Note: Our schedule changes based on the evolving and unpredictable nature of the projects we are creating. The LongHouse Food Scholars Program includes a combination of in-depth instruction, individual work time, one-on-one mentoring with faculty, garden and kitchen work, group meals, chores, and free time. Scheduled “Reading Periods” are designed to allow scholars concentrated research, writing, and editing time, although every day has scheduled activities and chores. 

The program provides fully immersive, intensive participation in academic inquiry and media creation. At the end of each session, scholars’ materials will be presented to an audience of assembled guests.


AUGUST 3 — SCHOLARS ARRIVE – Introductions, room assignments, and festive group dinner

AUGUST 4 — MORNING PAGES (DAILY WRITING EXERCISES); tour of facilities including media lab; discussion of program; introduction of faculty; individual assignments; advisor meetings. Introduction to LongHouse Food Revival 2014.

AUGUST 5 — MORNING PAGES: WRITING ABOUT FOOD – Molly O’Neill; building the LongHouse blog – Sara Kate Gillingham-Ryan and faculty, holiday BBQ

AUGUST 6 — MORNING PAGES; local Farm tour; introduction to photographs and videography, explore surrounding area and dinner on your own

AUGUST 7 — MORNING PAGES; writing and reading hours, bloggers’ circle

AUGUST 8 — MORNING PAGES; culinary “boot camp” and intro to food photography, first blog post due

WEEK 2 — FOCUS ON PHOTOGRAPHY with Penny De Los Santos, Dudley Reed, and more, Introduction to the Art of the Interview and Sound with John and Kathy Gunst, weekly blogs and journal pieces

WEEK 3 — VIDEO AND SOUND with Deb and Rod Smith of SmithBites, weekly blogs and journal pieces

WEEK 4 — EDITING STUDENT PROJECTS, weekly blogs and journal pieces, finalizing portfolios, mentoring, final presentations, and next steps…

Room & Board

Scholars live in a 19th century historic, brick house on Main St.—featuring a modern kitchen, a media lab, and comfortable reading and writing areas.

Food is locally-sourced from nearby farms whenever possible. Breakfast and lunch are a la cart and ingredients are provided. Mandatory rotating chores include garden work, kitchen duties, and general maintenance.

Dinner is prepared by the LongHouse culinary intern, with the help of two scholars. Generally, we eat together. We also frequently host faculty and artists. Evening discussions often keep us around the table into the twilight hours.

Thursday and Saturday suppers are on-your-own. There is a local restaurant, and students often venture to Hudson, Millerton, or Albany to sample restaurants. Students also prepare simple meals in the household kitchen, using groceries available from area markets. Sundays, we offer brunch and an early supper before our weekly blog workshops.


Located 40 minutes southwest of Albany, New York in the Helderberg Mountains, this tiny village was a center of early American life, the site of the pre-colonial era Rent Wars, and center of the 19th and early 20th century dairy industry. Nearly equidistant between New York City and Boston, the hamlet has fewer than 200 homes and is listed on the National Historic Registry as the largest extant collection of Federalist and Colonial Greek Revival structures.

The town has one restaurant, one bed and breakfast, and one of the oldest lending libraries in America. The Huyck Perserve, a 2,000 acre nature preserve features: hiking trails, a nature study center, and a lake with a designated swimming area. There is tennis, basketball, kayaking, hiking and, for those unafraid of hills, cycling. Dubbed “Brigadoon” by the New York Times, Rensselaerville is remote and quiet. The internet access is dicey. Only Verizon and cell service is available.

The quiet nature of the place has brought a growing community of artists, photographers, film makers, and writers to the town, joining the traditional community of farmers, academics, small business people, clergy, and state workers who live here. About half the homes are owned by people from New York City.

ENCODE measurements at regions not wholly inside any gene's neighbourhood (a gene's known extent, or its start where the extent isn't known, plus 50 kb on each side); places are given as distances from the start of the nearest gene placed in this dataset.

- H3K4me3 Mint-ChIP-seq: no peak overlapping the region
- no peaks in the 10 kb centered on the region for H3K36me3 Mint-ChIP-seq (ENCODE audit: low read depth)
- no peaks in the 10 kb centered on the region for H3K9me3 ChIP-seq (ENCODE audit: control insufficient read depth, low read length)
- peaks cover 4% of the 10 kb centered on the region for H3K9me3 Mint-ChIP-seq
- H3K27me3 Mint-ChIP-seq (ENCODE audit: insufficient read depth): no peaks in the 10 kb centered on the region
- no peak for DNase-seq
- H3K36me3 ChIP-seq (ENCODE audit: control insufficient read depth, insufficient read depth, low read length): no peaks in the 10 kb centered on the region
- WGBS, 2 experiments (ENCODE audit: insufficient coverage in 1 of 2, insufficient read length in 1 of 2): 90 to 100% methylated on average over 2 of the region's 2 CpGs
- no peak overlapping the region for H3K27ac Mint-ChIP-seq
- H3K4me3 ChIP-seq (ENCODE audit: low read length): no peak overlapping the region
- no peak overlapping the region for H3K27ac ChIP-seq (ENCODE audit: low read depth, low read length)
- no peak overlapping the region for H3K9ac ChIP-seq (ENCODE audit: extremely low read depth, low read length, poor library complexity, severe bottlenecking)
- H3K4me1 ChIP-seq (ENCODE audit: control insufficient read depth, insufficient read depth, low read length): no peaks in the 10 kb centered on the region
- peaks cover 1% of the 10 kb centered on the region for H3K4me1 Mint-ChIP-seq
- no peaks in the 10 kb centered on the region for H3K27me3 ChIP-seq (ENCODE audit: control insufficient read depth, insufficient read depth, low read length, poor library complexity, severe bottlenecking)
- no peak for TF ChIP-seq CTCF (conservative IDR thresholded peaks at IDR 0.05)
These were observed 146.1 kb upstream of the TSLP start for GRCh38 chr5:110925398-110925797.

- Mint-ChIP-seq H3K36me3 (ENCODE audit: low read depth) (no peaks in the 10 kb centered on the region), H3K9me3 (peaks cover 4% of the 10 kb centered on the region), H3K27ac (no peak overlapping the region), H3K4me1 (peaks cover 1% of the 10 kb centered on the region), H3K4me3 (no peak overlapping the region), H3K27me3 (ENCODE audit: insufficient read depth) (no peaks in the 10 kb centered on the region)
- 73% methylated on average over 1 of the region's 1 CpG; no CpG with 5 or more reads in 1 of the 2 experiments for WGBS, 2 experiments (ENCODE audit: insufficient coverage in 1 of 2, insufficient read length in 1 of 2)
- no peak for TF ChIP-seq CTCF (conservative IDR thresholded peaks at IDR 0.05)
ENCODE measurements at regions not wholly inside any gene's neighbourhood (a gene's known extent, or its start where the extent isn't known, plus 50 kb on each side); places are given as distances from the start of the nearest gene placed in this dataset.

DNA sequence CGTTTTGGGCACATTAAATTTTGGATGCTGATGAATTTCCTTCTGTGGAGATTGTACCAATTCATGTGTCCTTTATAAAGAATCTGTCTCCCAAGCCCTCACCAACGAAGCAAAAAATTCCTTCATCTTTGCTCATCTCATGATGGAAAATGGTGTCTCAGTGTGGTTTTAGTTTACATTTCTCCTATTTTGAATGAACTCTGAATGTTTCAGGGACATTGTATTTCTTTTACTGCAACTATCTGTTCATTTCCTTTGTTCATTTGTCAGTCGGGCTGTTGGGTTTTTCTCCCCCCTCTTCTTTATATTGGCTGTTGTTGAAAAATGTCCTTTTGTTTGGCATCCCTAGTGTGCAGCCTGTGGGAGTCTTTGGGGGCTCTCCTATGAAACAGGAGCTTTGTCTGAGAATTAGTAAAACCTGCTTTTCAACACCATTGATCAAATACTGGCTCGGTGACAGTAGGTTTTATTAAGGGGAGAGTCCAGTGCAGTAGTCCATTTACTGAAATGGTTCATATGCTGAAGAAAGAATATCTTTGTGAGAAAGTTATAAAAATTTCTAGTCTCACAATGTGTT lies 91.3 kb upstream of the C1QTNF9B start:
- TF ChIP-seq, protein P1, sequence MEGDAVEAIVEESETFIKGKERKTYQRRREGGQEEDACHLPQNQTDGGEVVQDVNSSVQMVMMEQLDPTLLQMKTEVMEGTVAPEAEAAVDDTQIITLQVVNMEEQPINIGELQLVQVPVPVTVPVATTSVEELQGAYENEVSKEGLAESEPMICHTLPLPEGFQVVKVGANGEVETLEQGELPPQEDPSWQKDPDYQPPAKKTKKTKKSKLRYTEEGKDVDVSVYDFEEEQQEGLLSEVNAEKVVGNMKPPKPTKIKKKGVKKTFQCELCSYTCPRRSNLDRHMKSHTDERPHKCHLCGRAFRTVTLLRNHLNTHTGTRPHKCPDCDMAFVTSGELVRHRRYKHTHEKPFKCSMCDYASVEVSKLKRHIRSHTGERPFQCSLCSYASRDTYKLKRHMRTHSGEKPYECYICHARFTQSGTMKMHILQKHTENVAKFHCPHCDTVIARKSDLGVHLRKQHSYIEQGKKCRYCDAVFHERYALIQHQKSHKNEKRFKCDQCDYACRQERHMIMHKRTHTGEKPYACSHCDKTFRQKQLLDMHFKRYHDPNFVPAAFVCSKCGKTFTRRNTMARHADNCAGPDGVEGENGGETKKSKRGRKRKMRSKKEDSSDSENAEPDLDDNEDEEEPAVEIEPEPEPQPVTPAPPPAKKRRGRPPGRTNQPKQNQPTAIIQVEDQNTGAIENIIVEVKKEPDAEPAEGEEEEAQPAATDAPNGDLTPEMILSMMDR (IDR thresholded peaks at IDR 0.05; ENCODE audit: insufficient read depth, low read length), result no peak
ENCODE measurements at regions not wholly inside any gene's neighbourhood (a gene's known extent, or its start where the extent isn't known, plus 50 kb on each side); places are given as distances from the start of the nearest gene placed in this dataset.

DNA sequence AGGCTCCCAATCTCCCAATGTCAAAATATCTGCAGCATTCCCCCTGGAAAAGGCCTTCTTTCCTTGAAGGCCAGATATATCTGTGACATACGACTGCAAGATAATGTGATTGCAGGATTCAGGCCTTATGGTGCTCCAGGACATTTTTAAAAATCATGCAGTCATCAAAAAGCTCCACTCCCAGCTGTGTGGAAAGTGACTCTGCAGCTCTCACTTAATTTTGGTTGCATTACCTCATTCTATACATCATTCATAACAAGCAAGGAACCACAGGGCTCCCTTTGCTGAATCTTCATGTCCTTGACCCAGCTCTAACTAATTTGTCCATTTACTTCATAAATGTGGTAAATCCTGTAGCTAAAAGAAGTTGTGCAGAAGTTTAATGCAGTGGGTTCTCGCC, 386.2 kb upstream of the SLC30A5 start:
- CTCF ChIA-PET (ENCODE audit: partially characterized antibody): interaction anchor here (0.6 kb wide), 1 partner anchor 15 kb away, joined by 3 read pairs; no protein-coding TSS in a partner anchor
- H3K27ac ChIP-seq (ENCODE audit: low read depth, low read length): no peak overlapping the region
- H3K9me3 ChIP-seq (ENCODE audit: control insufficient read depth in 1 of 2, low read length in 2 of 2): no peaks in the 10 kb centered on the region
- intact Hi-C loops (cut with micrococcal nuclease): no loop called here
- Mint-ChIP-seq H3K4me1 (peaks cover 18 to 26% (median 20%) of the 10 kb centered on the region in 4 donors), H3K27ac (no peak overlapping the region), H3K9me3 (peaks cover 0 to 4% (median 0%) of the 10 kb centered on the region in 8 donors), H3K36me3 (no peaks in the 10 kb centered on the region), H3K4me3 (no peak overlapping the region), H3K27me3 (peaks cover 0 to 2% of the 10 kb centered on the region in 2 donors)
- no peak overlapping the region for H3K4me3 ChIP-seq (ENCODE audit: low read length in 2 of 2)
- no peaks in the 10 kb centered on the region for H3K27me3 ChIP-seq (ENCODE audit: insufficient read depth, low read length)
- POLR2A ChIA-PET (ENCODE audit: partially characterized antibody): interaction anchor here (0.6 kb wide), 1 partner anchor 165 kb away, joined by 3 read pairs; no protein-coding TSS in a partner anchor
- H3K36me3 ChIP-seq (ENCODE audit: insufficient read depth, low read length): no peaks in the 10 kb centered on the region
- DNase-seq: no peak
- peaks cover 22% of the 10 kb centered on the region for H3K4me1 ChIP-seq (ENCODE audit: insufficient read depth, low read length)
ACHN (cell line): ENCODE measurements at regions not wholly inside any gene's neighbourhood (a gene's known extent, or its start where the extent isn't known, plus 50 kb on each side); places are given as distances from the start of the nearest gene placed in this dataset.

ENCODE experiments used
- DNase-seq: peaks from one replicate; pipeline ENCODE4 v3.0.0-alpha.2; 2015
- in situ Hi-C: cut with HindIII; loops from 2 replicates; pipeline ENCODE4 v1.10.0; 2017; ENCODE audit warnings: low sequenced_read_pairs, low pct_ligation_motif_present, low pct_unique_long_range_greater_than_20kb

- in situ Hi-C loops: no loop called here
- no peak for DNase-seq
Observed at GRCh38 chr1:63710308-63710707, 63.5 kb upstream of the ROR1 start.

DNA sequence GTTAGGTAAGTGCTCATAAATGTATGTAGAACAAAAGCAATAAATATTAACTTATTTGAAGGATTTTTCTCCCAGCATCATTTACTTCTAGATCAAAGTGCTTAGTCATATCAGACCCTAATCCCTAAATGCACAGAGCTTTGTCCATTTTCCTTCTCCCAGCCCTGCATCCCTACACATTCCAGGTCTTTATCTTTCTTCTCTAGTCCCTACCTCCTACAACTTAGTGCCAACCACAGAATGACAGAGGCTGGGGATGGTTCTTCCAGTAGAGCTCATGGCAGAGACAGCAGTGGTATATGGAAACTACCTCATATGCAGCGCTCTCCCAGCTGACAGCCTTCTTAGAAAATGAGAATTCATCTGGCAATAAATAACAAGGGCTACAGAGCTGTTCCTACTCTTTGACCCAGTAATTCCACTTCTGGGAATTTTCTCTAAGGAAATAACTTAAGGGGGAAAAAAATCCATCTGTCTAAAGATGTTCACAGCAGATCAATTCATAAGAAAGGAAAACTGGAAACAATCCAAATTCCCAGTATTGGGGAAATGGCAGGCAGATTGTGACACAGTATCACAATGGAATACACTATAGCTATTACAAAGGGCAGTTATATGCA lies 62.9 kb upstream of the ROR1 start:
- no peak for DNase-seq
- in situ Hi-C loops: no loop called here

The nearest train is Amtrak in Hudson, New York. Hudson is a 2 hour train ride form Penn Station, New York. Rensselaerville is a 40 minute drive northwest of Hudson. The nearest airport is Albany.

Aside from the local rescue squad, the nearest medical treatment is in Albany. The nearest grocery store, mall, health food store, pharmacy, and movie theater are in Albany.

If you are on medication, bring it with you. Be especially mindful of allergy medication. Late summer is allergy time in these parts.

If you have special dietary needs, these can be partially accommodated—by pre-arrangement only. We eat locally, serve a single menu at dinner to the entire group, and discourage a la cart eating. Vegetables and fruit are abundant; the available protein is dairy and meat. We serve whole foods only. We do not supply protein powders or synthesized substitutes. We do, however, serve lots of pie and ice cream.

Temperature in the summer tends to range anywhere from 70-85 degrees during the day to 55-65 degrees at night. Dress is casual. Sweaters and jackets are frequently necessary. Only sturdy shoes make it here.

The town is rural and therefore those who have cars are encouraged to bring them.

Download the full 2016 brochure 

Download the full 2016 application


The LongHouse Food Scholars Program tuition is $3,200. This includes all housing, breakfast and lunch seven days a week, dinner five days a week, and all instruction, mentoring, and materials.


This application helps us to customize our staffing and programming to best serve the needs of each LongHouse Food Scholar. The information also allows us to create groups of like-minded scholars in order to support the forging of long-term collegial bonds. 

Applications received after April 15th will be reviewed as space permits.

Download the full 2016 application

*please submit your applications to scholars@cooknscribble.com

50% non-refundable deposit is required upon acceptance. The remaining balance is due 30 days prior to the start of the program.


Apply now for our 2016 program!

Send materials to scholars@cooknscribble.com

Download the full 2016 application


This application helps us to customize our staffing and programming to best serve the needs of each LongHouse Food Scholar. The information also allows us to create groups of like-minded scholars in order to support the forging of long-term collegial bonds. 

Applications received after April 15th will be reviewed as space permits.

*please submit your applications to scholars@cooknscribble.com